New technological advances in computer software and printing equipment have lowered the cost of printing on certain jobs but you’re faced with high-cost decisions on whether to use 4-color printing or not. Here are 4 suggestions on ways you can save money on color printing.
1. If you need a short full-color run (usually less than 500 sheets), find a printer who offers digital color printing. By using this process, you don’t pay for negatives, make-readies, or plates, and you can print variable data (for example, addresses on post cards). The forerunners were the Xerox DocuColor, a toner-based digital color press and the HP Indigo, an ink-based digital color press. There are many more high tech printing presses now available.
Eye-Popping Tip: The quality of digital printing has improved to the point that sometimes it is difficult to distinguish digitally-printed pieces from traditional offset printing.
2. Find a printing company that does “gang” printing. This printer usually specializes in certain types of 4-color process jobs, such as business cards, postcards, or 8.5″ x 11″ flyers. They can offer cost savings to customers by printing multiple jobs on one large press at the same time. Each customer shares the expensive 4-color “set-up” costs with all the others on the same job, so everyone’s price goes down.
The disadvantage is that your turnaround time is affected if you have to wait for the other orders to arrive. You also lose the opportunity to choose the paper you want—all jobs are printed on the same large sheet, then cut apart.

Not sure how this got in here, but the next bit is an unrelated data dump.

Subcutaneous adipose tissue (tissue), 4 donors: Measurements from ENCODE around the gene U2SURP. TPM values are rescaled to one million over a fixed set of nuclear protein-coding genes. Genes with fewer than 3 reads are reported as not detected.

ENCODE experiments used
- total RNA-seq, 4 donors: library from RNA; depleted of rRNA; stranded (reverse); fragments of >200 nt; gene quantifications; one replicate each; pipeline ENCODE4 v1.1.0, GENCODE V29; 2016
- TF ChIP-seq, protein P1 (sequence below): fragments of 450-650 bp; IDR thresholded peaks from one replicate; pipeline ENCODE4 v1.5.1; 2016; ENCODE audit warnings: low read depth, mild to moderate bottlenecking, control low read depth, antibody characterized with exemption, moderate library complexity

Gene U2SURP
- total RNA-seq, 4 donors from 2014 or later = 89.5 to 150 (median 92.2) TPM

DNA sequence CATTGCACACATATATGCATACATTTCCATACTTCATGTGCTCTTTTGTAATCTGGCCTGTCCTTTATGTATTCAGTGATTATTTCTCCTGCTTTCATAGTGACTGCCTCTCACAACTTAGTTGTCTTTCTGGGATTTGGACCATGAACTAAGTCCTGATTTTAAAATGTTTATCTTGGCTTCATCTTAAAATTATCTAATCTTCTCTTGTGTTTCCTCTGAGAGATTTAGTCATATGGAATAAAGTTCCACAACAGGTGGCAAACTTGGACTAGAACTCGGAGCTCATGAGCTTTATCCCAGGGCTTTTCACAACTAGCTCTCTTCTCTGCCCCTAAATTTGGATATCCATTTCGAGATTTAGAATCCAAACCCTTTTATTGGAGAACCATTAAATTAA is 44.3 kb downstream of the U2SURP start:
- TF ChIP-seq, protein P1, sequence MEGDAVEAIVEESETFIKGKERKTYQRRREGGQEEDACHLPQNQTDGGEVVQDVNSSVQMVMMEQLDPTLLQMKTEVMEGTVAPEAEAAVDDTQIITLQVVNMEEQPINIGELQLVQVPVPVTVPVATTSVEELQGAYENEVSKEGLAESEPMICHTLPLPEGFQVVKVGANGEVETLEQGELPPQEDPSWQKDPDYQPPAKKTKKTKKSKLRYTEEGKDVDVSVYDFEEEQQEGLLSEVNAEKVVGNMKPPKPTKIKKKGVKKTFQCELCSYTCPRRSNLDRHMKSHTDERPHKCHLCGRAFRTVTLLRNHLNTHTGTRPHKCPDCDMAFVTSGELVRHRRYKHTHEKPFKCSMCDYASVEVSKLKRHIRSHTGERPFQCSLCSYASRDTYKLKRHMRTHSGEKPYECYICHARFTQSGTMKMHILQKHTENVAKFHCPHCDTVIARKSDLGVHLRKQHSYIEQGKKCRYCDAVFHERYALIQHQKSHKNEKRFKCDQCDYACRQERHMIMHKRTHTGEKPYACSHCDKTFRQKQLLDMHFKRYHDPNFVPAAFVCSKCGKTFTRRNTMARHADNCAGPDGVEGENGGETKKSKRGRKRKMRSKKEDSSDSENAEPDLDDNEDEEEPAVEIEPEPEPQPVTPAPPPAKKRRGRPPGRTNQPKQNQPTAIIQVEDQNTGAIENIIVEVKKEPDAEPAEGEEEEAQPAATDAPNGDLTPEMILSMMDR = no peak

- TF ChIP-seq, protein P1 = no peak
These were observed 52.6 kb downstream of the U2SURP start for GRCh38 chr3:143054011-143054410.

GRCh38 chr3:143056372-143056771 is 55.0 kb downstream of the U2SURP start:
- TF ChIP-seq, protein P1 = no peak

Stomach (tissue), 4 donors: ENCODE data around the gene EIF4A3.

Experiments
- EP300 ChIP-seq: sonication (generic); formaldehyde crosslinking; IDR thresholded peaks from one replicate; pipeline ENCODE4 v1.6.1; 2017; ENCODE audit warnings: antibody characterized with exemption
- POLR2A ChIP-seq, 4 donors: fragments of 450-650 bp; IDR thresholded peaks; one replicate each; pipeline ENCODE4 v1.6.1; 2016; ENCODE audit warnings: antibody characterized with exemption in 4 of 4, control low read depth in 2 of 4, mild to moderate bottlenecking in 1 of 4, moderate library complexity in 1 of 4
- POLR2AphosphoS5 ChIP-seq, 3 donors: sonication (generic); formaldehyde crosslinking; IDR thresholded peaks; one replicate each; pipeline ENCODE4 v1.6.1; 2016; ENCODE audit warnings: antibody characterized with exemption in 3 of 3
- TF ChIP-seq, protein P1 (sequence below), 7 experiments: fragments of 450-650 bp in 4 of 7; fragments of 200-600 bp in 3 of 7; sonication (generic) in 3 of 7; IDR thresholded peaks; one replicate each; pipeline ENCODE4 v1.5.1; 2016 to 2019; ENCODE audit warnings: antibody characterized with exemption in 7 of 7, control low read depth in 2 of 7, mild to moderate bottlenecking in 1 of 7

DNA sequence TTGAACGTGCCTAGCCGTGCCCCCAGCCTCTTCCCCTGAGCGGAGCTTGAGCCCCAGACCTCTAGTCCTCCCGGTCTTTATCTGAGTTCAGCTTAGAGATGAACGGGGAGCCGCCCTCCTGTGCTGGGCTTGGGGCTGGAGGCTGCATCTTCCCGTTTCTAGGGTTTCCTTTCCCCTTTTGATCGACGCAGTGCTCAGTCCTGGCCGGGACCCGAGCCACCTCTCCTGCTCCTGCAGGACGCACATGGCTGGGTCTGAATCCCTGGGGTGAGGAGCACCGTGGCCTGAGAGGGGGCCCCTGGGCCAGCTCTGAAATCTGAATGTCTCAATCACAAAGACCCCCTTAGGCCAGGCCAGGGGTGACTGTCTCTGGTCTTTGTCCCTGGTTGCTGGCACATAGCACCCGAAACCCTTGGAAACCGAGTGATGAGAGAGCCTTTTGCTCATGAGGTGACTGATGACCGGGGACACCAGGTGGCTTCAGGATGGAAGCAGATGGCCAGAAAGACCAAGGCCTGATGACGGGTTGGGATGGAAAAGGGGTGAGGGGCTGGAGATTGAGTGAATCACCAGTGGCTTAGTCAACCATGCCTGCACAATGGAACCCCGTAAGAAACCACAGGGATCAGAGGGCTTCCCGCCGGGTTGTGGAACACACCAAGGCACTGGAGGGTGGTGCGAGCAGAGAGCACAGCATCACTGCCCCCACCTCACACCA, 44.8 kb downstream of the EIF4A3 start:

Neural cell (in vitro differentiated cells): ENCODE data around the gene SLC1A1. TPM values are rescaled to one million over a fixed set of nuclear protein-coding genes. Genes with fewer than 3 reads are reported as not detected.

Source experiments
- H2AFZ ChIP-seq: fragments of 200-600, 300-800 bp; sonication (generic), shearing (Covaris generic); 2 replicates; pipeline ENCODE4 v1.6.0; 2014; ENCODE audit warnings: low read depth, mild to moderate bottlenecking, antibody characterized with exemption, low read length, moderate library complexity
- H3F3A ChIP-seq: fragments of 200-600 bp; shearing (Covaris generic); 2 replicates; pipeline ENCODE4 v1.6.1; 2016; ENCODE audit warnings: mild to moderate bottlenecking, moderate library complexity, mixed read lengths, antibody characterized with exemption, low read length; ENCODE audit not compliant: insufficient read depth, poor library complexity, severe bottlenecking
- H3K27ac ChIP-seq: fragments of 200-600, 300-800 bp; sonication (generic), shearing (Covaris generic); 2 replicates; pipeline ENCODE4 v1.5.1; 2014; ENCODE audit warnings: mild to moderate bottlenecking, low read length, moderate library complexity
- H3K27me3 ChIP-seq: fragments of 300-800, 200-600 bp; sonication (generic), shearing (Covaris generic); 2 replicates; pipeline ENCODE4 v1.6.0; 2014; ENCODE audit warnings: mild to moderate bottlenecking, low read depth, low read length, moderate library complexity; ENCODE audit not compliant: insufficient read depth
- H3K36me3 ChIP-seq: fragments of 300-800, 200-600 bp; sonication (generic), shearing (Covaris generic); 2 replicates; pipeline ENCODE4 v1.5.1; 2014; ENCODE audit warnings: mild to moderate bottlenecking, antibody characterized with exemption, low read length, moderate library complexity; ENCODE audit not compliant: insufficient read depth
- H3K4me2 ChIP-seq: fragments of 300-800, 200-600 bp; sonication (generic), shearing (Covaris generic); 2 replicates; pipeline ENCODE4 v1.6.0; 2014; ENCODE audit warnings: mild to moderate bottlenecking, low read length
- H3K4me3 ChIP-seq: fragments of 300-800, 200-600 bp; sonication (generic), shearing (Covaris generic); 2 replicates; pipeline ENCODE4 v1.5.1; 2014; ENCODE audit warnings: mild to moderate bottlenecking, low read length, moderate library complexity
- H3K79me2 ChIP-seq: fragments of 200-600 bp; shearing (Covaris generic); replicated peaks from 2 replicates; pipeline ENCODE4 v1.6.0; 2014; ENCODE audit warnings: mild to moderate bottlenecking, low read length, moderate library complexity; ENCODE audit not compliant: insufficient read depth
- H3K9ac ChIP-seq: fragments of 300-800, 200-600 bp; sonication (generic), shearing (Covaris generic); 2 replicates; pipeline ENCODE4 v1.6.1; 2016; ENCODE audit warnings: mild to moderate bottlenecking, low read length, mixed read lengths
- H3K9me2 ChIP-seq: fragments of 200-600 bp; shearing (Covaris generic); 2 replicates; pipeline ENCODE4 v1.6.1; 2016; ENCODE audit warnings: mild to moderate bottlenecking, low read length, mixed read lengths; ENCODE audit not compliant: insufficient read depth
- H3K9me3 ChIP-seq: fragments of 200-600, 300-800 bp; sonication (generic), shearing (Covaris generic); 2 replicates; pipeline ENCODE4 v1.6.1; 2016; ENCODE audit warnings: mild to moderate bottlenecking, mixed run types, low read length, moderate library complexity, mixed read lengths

Similarly, you lose customized control over your job. For example, you cannot ask the printer to adjust the colors on the press to your specifications. Sometimes unexpected color shifts will occur on your printed piece.
3. Pre-print color “shells” of common, repeating elements. If you have a newsletter, promotional campaign, or other multiple issue publication, you’ll then use these shells for several issues. On the shell you would design a newsletter with your logo, masthead, and tag line in color. Print these elements, leaving white space for the custom information that will appear in each issue.
Have your printer do enough shells for a one-year cycle, then store them and pull from them for each issue. New information gets printed on the shell in black ink. With this option, you only have to pay for color printing once.
4. Use full-color pre-printed papers. This option is recommended only for very short runs on a shoestring budget. It requires weighing the cost savings against the loss of customization and possible loss of quality for your printed piece.
These papers come in a variety of designs for all occasions and in layouts for business cards, trifold brochures, flyers, letterheads, reply-cards, and more. In many cases, matching presentation folders, greeting cards, and thank you notes are also available.
The papers have a graphic “theme” in a frame around each panel, with the center area open for you to add your content. You purchase these papers in packages of 25 to 50 sheets and design your content to fit into the open areas. Put the pre-printed papers in your black and white laser printer or ink jet printer and print the content in black.
A few disadvantages come with this option. You won’t be able to edit or move the color graphics because they’re already printed. The business cards are perforated and may be printed on paper that isn’t as thick as you might like. Be aware that perforated business cards may look “cheap” and the pre-printed designs may look familiar because they come from artwork that is “stock” and not original to you.
The use of color will make your marketing materials more attractive, persuade more prospects and convert more sales. Nowadays you can be creative with your printing solutions without spending a lot of money.